In Trade and the American Dream, Susan Aaronson highlights a previously ignored dimension of the United States trade policy: public understanding. Focusing on the debate over the three mechanisms designed to govern world trade -- the International Trade Organization (ITO), the General Agreement on Tarriffs and Trade (GATT), and the World Trade Organization (WTO) -- she examines how policymakers communicate and how the public comprehends trade policy.
Since 1947 the U.S. has led global efforts to free trade, and support for freer trade policies and for an international organization to govern world trade has become dogma among policymakers, business leaders, and economists. Relaying on archival research, polling data, public documents, interviews, and Congressional testimony, Aaronson shows that the public also matters in trade policy decisions. If concerns about the implications of economic interdependence remain unaddressed, American trade policy and an international trade organization are vulnerable to a surge of populism and isolationism.
While Americans became addicted to imported cars, radios, computers, and appliances, a growing number saw the costs of freer trade policies in the nation's slums, poverty statistics, crime rate, and unemployment figures. Concerns about freer trade policies reached a crescendo in the mid-1990s, especially as Congress debated U.S. participation in the North American Free Trade Agreement (NAFTA). Aaronson suggests ways to create greater public understanding for the GATT/WTO and international trade. If national trade policy is to play in Peoria, Americans must first understand it.
Straddling two of the nation's highest priorities--economic prosperity and national security--international economic policy necessitates continuous trade-offs from conflicting perspectives, making organization and procedure inherently significant determinants of a critically important policy. Opening with an explanation of the complex nature of the policy and its importance in political and economic terms, the book then examines the identities, responsibilities, attitudes, constituents, and institutional cultures of the executive branch, Congress, and interest groups involved in the formulation and conduct of policy. After considering the hardware of policymaking, the volume examines the major theories and decision-making models. It then focuses on the delicate relationship between the administration and Congress, illustrated by three case studies. In conclusion, the work assesses the strengths and weaknesses of the current policymaking process and offers recommendations for improvement.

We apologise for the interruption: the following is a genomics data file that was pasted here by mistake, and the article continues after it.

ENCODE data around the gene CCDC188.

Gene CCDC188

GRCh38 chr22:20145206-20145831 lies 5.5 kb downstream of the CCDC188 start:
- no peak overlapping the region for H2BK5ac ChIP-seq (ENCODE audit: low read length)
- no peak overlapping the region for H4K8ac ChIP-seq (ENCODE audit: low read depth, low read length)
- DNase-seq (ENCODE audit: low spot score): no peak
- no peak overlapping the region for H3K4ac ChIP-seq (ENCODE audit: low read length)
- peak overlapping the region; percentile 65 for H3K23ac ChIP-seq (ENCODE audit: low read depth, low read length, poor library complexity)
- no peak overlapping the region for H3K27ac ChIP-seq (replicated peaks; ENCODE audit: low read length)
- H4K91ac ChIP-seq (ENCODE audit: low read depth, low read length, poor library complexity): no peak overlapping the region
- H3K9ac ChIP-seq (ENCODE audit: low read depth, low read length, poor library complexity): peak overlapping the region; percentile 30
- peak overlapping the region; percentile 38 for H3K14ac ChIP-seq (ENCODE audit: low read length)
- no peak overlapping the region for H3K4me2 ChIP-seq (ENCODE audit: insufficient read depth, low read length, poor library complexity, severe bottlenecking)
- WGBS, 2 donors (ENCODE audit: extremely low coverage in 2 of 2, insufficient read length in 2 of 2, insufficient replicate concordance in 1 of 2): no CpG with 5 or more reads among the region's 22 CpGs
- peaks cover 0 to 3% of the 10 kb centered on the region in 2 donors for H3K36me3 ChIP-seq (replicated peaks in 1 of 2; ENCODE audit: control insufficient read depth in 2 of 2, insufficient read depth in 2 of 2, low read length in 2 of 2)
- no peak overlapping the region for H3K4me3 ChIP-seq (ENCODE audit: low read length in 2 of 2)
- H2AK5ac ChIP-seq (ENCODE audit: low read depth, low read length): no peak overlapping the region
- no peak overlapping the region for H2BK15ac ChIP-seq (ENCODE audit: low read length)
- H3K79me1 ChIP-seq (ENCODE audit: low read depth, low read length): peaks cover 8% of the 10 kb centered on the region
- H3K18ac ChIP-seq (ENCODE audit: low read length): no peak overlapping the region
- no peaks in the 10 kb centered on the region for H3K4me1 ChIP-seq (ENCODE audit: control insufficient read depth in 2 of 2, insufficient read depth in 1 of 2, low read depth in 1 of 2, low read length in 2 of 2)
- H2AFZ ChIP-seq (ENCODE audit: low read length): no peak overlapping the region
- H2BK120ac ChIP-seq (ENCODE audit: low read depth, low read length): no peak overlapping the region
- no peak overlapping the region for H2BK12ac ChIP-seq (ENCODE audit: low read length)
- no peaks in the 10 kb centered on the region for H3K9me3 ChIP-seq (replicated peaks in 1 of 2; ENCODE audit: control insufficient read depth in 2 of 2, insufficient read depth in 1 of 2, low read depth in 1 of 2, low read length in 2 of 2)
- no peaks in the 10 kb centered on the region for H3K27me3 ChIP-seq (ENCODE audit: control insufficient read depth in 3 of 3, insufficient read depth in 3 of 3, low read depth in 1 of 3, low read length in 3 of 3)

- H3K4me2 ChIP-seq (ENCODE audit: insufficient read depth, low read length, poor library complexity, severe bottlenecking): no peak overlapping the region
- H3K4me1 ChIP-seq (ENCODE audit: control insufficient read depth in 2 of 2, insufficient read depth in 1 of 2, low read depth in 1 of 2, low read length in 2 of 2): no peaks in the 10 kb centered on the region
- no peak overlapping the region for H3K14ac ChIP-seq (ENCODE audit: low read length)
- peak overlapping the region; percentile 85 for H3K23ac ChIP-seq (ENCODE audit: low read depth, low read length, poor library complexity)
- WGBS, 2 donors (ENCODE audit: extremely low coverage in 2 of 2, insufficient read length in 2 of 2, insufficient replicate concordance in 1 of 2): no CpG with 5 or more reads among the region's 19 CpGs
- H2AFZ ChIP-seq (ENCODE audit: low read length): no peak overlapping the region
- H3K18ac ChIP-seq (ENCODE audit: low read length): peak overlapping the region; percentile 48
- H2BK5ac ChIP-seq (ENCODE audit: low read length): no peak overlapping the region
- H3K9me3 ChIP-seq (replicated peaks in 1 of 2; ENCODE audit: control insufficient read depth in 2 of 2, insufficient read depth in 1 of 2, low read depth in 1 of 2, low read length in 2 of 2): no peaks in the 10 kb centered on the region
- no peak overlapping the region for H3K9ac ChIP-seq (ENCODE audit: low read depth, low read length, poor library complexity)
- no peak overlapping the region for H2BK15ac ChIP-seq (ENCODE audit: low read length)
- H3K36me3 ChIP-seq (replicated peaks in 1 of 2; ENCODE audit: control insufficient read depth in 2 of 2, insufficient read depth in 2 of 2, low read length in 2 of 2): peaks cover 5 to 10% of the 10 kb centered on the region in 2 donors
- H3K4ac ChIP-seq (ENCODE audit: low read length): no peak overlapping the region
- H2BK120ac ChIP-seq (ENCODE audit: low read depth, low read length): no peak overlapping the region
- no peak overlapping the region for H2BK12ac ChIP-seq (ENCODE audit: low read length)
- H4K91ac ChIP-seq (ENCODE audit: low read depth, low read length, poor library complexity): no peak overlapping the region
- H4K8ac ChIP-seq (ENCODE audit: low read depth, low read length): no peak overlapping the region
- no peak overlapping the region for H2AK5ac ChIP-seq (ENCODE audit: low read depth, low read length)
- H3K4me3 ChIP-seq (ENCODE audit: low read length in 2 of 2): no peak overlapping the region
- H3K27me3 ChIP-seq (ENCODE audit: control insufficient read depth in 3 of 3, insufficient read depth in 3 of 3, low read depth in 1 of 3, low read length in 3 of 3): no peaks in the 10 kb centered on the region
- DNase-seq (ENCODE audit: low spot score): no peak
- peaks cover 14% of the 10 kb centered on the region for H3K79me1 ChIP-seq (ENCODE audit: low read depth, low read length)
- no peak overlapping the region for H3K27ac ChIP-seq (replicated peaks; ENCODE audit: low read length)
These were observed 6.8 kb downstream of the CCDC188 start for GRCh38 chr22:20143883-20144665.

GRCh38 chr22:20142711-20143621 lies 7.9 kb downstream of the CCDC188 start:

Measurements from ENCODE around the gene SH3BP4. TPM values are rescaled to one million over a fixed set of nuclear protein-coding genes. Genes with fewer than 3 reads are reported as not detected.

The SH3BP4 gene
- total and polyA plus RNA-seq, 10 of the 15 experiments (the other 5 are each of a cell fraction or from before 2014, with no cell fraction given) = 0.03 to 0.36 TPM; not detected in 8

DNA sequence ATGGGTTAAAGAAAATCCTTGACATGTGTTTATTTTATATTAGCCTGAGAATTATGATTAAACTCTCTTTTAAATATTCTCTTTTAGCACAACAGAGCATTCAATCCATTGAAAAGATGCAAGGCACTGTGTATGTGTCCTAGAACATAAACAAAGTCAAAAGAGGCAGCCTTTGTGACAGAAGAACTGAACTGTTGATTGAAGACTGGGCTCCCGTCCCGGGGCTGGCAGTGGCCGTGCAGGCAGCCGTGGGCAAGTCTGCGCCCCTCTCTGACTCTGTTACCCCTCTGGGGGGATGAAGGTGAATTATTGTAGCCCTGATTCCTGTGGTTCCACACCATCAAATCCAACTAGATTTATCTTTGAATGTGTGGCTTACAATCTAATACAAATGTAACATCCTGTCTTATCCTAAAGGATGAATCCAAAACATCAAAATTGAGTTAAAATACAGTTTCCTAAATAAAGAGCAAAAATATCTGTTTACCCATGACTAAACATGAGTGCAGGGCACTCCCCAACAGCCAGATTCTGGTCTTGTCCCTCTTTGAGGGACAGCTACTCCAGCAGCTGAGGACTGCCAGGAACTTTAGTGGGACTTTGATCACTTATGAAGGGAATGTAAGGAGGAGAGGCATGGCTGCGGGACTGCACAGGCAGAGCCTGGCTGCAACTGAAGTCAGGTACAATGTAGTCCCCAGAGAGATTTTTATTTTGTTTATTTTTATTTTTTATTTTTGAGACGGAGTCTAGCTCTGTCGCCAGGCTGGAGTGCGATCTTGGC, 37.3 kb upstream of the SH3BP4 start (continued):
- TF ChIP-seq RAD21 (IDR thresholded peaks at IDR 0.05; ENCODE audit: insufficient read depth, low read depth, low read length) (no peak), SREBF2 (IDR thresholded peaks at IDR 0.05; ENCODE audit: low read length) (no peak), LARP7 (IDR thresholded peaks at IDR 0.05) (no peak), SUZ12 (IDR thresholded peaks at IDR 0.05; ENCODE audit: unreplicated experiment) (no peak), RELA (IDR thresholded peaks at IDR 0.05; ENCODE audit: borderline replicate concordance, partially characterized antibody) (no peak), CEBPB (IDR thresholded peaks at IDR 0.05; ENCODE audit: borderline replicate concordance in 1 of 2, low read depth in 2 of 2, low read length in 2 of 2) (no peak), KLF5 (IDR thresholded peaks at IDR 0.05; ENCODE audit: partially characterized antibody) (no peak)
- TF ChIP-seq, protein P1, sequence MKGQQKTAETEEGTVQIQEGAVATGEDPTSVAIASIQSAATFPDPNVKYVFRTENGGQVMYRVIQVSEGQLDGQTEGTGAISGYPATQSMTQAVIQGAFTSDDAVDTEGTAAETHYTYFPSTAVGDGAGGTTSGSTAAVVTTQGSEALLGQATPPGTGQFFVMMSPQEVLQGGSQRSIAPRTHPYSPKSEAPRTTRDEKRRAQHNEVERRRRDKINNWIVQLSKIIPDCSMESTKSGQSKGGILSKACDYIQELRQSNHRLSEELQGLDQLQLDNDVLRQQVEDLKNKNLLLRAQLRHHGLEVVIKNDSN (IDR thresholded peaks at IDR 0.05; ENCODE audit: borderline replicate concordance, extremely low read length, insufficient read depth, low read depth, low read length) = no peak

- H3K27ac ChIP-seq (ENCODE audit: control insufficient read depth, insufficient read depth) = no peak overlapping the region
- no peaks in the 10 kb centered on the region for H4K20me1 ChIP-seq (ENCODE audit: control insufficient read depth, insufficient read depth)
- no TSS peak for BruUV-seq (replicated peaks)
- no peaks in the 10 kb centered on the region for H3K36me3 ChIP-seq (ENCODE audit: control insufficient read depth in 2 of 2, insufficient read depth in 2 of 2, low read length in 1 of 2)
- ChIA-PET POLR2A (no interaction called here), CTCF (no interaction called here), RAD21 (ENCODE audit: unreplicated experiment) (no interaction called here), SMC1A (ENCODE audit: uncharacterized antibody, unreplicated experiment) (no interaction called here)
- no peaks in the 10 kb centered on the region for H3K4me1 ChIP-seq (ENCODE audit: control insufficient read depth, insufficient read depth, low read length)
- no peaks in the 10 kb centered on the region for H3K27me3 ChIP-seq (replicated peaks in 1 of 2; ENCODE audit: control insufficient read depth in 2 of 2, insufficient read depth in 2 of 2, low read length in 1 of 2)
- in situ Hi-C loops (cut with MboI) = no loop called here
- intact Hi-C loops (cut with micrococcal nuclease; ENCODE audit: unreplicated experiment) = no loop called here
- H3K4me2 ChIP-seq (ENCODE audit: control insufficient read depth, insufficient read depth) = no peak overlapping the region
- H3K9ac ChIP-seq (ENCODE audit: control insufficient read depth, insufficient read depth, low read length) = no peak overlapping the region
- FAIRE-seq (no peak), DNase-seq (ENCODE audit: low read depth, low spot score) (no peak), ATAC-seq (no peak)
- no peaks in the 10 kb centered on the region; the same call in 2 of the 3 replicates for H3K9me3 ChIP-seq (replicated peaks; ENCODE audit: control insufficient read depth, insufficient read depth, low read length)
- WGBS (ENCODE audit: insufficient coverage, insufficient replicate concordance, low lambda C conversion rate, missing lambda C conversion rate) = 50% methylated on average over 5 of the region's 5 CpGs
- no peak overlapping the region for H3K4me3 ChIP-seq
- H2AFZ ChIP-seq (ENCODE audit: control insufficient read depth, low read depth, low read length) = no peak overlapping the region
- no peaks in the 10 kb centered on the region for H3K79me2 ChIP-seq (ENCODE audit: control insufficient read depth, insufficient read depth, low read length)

In Free Trade under Fire, Douglas Irwin sweeps aside the misconceptions that litter the debate over trade and gives the reader a clear understanding of the issues involved. This fourth edition has been thoroughly updated to include the most recent policy developments and the latest research findings on the impact of trade.
Not so long ago the nation-state seemed to be on its deathbed, condemned to irrelevance by the forces of globalization and technology. Now it is back with a vengeance, propelled by a groundswell of populists around the world. In Straight Talk on Trade, Dani Rodrik, an early and outspoken critic of economic globalization taken too far, goes beyond the populist backlash and offers a more reasoned explanation for why our elites’ and technocrats’ obsession with hyper-globalization made it more difficult for nations to achieve legitimate economic and social objectives at home: economic prosperity, financial stability, and equity.
Rodrik takes globalization’s cheerleaders to task, not for emphasizing economics over other values, but for practicing bad economics and ignoring the discipline’s own nuances that should have called for caution. He makes a case for a pluralist world economy where nation-states retain sufficient autonomy to fashion their own social contracts and develop economic strategies tailored to their needs. Rather than calling for closed borders or defending protectionists, Rodrik shows how we can restore a sensible balance between national and global governance. Ranging over the recent experiences of advanced countries, the eurozone, and developing nations, Rodrik charts a way forward with new ideas about how to reconcile today’s inequitable economic and technological trends with liberal democracy and social inclusion.
Deftly navigating the tensions among globalization, national sovereignty, and democracy, Straight Talk on Trade presents an indispensable commentary on today’s world economy and its dilemmas, and offers a visionary framework at a critical time when we need it most.
In four brief, clear chapters, Irwin presents an authoritative account of the politics behind Smoot-Hawley, its economic consequences, the foreign reaction it provoked, and its aftermath and legacy. Starting as a Republican ploy to win the farm vote in the 1928 election by increasing duties on agricultural imports, the tariff quickly grew into a logrolling, pork barrel free-for-all in which duties were increased all around, regardless of the interests of consumers and exporters. After Herbert Hoover signed the bill, U.S. imports fell sharply and other countries retaliated by increasing tariffs on American goods, leading U.S. exports to shrivel as well. While Smoot-Hawley was hardly responsible for the Great Depression, Irwin argues, it contributed to a decline in world trade and provoked discrimination against U.S. exports that lasted decades.
Featuring a new preface by the author, Peddling Protectionism tells a fascinating story filled with valuable lessons for trade policy today.